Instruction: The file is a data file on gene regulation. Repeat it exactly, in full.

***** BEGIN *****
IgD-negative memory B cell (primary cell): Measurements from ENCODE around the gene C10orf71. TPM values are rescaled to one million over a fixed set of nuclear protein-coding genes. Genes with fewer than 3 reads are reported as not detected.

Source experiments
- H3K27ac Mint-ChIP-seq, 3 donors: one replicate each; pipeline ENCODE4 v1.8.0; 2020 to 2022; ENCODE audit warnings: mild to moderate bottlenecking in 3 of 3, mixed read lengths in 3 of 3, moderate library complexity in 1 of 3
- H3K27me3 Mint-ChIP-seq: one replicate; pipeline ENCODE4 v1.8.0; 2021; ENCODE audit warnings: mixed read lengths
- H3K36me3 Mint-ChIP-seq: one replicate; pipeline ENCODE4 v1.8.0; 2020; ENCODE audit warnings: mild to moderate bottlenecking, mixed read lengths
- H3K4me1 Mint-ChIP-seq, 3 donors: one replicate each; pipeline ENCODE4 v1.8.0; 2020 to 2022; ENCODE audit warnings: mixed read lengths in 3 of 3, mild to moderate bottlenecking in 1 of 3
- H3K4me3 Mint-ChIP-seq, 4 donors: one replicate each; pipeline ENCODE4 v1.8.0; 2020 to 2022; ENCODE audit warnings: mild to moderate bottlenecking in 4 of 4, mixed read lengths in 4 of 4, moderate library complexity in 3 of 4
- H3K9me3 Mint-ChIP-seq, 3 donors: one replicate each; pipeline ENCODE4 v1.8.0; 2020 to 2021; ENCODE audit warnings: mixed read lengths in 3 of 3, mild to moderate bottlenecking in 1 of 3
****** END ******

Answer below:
IgD-negative memory B cell (primary cell): Measurements from ENCODE around the gene C10orf71. TPM values are rescaled to one million over a fixed set of nuclear protein-coding genes. Genes with fewer than 3 reads are reported as not detected.

Source experiments
- H3K27ac Mint-ChIP-seq, 3 donors: one replicate each; pipeline ENCODE4 v1.8.0; 2020 to 2022; ENCODE audit warnings: mild to moderate bottlenecking in 3 of 3, mixed read lengths in 3 of 3, moderate library complexity in 1 of 3
- H3K27me3 Mint-ChIP-seq: one replicate; pipeline ENCODE4 v1.8.0; 2021; ENCODE audit warnings: mixed read lengths
- H3K36me3 Mint-ChIP-seq: one replicate; pipeline ENCODE4 v1.8.0; 2020; ENCODE audit warnings: mild to moderate bottlenecking, mixed read lengths
- H3K4me1 Mint-ChIP-seq, 3 donors: one replicate each; pipeline ENCODE4 v1.8.0; 2020 to 2022; ENCODE audit warnings: mixed read lengths in 3 of 3, mild to moderate bottlenecking in 1 of 3
- H3K4me3 Mint-ChIP-seq, 4 donors: one replicate each; pipeline ENCODE4 v1.8.0; 2020 to 2022; ENCODE audit warnings: mild to moderate bottlenecking in 4 of 4, mixed read lengths in 4 of 4, moderate library complexity in 3 of 4
- H3K9me3 Mint-ChIP-seq, 3 donors: one replicate each; pipeline ENCODE4 v1.8.0; 2020 to 2021; ENCODE audit warnings: mixed read lengths in 3 of 3, mild to moderate bottlenecking in 1 of 3